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US, Iraq look to continue strategic dialogue in Washington next month

Following an initial round of talks in Baghdad, Iraq and the United States have agreed to maintain and expand cooperation in various realms.
U.S. Brigadier General Vincent Barker shakes hands with Iraqi General Mohammed Fadel, as he wears face mask and gloves, following the outbreak of coronvavirus disease (COVID-19), during the hand over of Qayyarah Airfield West from US-led coalition forces to Iraqi Security Forces, in the south of Mosul, Iraq March 26, 2020. REUTERS/Thaier Al-Sudani - RC2SRF9VPYO2

Following the first strategic dialogue session between Iraq and the United States in Baghdad on June 11, the two delegations issued a joint statement reflecting the decisions reached in the first round of talks.

The statement reaffirmed the Strategic Framework Agreement signed in 2008, as well as other documents between the two countries, in particular two letters from Iraq to the UN Security Council in June and September 2014 calling on the international community to provide Iraq support in its fight against terrorist groups.

Politically, Washington reaffirmed respect for “Iraq’s sovereignty, territorial integrity, and relevant decisions of the Iraqi legislative and executive authorities.” The United States also expressed support for the new Iraqi government and its reform plan and its commitment to organize early elections.  Humanitarian issues — including respecting human rights and “the return and reintegration of displaced people” — were also highlighted.

As a political crisis has been plaguing Iraq in recent months, Iraqi political forces — even pro-Iran groups — have been sending positive signals toward the United States, calling for help to overcome the predicament. Speaking after parliament approved new Prime Minister Mustafa al-Kadhimi in May, the head of the Popular Mobilization Units' (PMU) Fatah parliamentary bloc, Muhammad al-Ghabban, said, “Washington should demonstrate its interest in Iraq by giving priority to supporting Iraq at this critical stage, and assure the Iraqi people of its seriousness in providing assistance to them, and not siding with any Iraqi political party against another.”

In the security realm, Iraq has committed to providing protection to US-led coalition forces operating on Iraqi territory. On the other side, the United States reiterated that it is not seeking permanent bases in Iraq. Instead, Washington is planning to continue reducing the number of forces in the country over the next few months, and will discuss the status of the remaining forces with Baghdad.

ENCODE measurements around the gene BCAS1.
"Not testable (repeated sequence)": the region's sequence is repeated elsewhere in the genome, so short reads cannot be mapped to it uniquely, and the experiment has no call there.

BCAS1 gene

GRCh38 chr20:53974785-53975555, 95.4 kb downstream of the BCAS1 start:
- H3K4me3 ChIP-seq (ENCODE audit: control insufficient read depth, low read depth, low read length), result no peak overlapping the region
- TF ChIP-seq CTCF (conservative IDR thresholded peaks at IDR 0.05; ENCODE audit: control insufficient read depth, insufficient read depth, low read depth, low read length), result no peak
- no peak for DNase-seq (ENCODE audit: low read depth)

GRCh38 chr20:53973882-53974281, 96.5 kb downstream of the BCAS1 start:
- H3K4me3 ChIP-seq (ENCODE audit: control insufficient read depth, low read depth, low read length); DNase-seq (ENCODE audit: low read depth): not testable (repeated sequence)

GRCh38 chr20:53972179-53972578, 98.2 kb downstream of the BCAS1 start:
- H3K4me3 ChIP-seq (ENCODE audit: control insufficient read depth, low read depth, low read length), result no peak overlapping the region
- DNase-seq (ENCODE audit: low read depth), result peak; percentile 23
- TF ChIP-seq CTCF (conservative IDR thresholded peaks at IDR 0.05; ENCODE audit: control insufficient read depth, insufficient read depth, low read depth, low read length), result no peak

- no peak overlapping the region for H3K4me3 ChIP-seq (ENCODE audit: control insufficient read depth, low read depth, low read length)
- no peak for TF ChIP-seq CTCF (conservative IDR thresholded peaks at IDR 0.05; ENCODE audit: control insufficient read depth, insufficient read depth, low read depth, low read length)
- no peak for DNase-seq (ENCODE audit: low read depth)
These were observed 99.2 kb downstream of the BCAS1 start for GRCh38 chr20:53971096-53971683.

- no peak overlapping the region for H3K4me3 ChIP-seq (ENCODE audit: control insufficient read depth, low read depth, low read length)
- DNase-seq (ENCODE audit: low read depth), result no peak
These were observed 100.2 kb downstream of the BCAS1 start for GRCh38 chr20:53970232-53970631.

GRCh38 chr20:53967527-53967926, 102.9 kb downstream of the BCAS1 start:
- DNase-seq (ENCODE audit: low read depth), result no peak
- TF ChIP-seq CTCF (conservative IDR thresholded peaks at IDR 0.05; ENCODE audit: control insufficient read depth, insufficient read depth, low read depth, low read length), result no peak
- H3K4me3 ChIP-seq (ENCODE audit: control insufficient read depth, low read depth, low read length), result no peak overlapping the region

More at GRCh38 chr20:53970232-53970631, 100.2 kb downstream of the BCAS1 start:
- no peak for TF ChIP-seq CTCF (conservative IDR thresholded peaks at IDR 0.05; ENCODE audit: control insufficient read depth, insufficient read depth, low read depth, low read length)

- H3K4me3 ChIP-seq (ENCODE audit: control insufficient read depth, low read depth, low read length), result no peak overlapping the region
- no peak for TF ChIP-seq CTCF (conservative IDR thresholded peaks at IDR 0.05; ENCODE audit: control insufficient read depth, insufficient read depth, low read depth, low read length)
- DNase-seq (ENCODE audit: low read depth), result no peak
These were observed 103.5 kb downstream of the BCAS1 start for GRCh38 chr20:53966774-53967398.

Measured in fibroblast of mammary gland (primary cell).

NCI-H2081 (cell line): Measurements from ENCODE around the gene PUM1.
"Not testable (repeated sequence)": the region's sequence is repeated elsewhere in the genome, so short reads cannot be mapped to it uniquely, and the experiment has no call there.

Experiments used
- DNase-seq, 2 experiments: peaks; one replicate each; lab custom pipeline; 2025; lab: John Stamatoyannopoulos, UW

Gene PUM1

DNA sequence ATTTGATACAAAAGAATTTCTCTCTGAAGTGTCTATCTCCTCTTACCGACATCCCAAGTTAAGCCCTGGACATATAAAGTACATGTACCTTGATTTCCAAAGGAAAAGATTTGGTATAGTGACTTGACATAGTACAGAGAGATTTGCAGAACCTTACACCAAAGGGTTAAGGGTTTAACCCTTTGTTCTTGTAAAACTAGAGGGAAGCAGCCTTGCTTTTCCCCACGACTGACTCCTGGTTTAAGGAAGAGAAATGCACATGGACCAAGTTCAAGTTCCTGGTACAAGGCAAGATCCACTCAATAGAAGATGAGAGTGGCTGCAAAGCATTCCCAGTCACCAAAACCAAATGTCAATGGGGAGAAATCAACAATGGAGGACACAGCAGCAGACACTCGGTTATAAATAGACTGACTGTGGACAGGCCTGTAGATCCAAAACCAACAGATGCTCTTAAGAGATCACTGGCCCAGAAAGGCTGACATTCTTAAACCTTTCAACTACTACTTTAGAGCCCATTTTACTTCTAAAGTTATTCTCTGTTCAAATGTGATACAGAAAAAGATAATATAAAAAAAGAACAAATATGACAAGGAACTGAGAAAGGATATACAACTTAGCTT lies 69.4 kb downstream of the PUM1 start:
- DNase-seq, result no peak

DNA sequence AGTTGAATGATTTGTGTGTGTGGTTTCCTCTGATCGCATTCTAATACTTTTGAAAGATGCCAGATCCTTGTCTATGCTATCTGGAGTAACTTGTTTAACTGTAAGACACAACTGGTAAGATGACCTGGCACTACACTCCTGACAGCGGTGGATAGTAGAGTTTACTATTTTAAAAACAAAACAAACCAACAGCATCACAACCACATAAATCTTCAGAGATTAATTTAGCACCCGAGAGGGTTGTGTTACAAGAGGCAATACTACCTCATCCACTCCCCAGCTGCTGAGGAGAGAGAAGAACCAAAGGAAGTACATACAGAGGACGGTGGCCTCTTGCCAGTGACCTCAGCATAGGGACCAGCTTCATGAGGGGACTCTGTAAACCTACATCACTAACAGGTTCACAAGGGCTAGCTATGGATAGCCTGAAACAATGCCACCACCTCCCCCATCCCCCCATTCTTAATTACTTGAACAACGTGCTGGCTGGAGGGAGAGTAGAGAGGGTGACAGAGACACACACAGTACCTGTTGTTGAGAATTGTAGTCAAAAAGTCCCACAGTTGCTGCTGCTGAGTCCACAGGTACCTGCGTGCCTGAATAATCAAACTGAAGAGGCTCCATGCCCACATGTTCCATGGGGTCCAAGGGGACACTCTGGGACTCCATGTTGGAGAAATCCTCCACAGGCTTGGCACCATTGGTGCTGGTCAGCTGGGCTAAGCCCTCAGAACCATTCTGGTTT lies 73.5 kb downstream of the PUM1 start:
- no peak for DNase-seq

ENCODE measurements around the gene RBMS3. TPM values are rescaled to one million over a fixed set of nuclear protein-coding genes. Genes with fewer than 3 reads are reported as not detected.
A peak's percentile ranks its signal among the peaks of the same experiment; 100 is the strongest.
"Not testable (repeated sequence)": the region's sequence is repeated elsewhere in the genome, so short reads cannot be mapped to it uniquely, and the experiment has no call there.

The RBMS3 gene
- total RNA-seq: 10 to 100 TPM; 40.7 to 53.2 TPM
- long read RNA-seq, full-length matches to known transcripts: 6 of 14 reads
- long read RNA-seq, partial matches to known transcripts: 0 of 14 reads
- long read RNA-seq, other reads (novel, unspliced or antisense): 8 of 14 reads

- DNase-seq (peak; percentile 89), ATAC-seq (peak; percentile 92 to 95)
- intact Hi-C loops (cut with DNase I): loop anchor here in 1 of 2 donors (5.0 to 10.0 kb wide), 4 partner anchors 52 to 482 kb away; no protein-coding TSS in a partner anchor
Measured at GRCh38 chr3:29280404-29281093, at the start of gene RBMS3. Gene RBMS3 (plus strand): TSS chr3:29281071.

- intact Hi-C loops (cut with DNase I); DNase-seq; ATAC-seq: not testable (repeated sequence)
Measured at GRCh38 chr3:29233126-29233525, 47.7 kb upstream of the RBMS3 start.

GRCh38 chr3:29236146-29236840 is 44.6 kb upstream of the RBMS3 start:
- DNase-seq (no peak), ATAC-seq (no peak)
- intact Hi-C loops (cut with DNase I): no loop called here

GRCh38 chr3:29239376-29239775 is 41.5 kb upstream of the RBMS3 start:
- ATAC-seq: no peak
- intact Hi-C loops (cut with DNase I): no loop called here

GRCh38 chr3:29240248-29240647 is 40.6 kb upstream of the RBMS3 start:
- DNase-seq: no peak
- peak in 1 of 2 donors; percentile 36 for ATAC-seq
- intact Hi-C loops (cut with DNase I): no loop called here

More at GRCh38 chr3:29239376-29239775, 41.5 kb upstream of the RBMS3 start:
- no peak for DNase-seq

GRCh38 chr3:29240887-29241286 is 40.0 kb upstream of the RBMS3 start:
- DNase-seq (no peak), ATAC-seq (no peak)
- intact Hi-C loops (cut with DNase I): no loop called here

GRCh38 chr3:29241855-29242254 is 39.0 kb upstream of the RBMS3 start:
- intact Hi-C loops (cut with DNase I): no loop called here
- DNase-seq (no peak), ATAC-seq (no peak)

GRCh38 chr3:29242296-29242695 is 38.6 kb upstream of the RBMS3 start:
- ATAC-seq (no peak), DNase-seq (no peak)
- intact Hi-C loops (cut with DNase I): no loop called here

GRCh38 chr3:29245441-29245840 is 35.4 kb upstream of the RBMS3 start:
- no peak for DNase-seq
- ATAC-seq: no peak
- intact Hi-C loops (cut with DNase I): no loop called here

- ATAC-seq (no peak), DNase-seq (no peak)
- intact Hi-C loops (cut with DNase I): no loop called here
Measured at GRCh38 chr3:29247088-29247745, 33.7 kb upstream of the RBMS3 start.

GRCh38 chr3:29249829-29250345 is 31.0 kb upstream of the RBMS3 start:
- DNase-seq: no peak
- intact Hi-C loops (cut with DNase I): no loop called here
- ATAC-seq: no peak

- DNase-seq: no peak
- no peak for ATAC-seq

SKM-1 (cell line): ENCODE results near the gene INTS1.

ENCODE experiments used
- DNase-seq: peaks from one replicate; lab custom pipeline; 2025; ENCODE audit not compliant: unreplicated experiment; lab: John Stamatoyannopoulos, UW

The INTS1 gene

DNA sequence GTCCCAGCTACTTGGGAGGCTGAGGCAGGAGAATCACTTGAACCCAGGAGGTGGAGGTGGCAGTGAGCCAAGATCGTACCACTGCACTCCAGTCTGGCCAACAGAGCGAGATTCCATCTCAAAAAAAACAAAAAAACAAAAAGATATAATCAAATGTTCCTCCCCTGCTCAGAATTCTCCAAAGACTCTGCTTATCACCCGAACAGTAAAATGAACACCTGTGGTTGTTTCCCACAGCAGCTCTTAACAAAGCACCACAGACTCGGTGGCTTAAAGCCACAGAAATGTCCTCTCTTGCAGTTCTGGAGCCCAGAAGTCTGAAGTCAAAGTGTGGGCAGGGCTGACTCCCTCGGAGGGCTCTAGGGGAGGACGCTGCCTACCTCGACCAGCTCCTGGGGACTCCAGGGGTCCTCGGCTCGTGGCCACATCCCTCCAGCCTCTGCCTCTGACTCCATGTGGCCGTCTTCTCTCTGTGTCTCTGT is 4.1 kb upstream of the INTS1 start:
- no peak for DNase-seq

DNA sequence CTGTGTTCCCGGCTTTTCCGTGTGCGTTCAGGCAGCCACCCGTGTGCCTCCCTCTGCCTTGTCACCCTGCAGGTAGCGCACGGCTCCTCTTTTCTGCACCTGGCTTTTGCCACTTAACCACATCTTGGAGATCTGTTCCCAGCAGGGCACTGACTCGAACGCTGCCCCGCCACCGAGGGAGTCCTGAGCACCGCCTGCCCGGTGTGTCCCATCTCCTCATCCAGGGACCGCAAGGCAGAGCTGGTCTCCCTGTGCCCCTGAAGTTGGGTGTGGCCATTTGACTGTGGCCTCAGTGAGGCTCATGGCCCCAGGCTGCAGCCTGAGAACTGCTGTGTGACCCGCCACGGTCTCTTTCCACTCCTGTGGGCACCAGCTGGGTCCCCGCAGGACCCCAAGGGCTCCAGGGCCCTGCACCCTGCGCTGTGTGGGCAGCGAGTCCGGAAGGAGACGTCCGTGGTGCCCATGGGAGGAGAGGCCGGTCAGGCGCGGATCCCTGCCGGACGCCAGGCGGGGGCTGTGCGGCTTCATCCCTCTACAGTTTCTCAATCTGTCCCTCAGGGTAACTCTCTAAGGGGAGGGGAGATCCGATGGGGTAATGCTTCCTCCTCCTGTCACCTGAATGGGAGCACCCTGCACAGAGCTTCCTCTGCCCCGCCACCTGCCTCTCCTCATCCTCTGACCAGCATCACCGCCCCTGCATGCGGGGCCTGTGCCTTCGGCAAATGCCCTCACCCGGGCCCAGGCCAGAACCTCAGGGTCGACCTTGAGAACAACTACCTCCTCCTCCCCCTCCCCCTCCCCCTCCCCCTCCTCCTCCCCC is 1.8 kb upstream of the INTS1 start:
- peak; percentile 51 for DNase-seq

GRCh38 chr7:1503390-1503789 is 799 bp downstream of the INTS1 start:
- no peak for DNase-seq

Iraq has become a direct battleground between Washington and Tehran following the January assassination of Iranian Quds Force commander Qasem Soleimani by a US airstrike and Iran's bombing of the US military base at Ain al-Asad. US bases in Iraq have been targeted by pro-Iran militias repeatedly over the last few months. Meanwhile, the United States has blamed the Iraqi government for not providing sufficient protection to its embassy, which was attacked by Shiite militias late last year and has been subsequently targeted by rockets launched by these militias.

But Shite political parties close to Iran have been expressing concerns about the US willingness to keep its forces in Iraq. The parties passed a law in parliament after the killing of Soleimani asking the United States to end its troop presence in Iraq. However, Sunni and Kurdish politicians unanimously stood against the decision, while the United States said it would not abide by a decision made only by a group of Shite political parties.  

On the economic front, the United States has expressed readiness to send economic advisers to Iraq in order to work with the Iraqi government to rebuild the country's economy, which is facing a severe crisis. Also, potential US investment involving “world-class US firms in the energy and other sectors” was discussed, according to the joint statement.

Following the global drop in oil prices, Iraq has been facing a critical economic situation, leading the Kadhimi government to adopt austerity measures, including reducing public sector salaries and other expenses in order to implement reform plans, while taking strong actions against corruption.

In the cultural section, the two countries agreed to work on returning “political archives," including the Baath Party archives, to Iraq. The latter, currently housed at the Hoover Institution at Stanford University, includes millions of images and other files documenting the brutality of the Saddam Hussein regime.

Finally, the two delegations agreed to discuss these issues at a second meeting in Washington, "likely in July," according to the statement.

Although it is unlikely that the dialogue will resolve all issues in the next session, due to the complexity of the matters at hand, the talks will continue between the two countries and likely witness a significant improvement due to an apparent reduction of Iranian influence in Iraq and the region in general and Iraq's dire need for US support in various areas.

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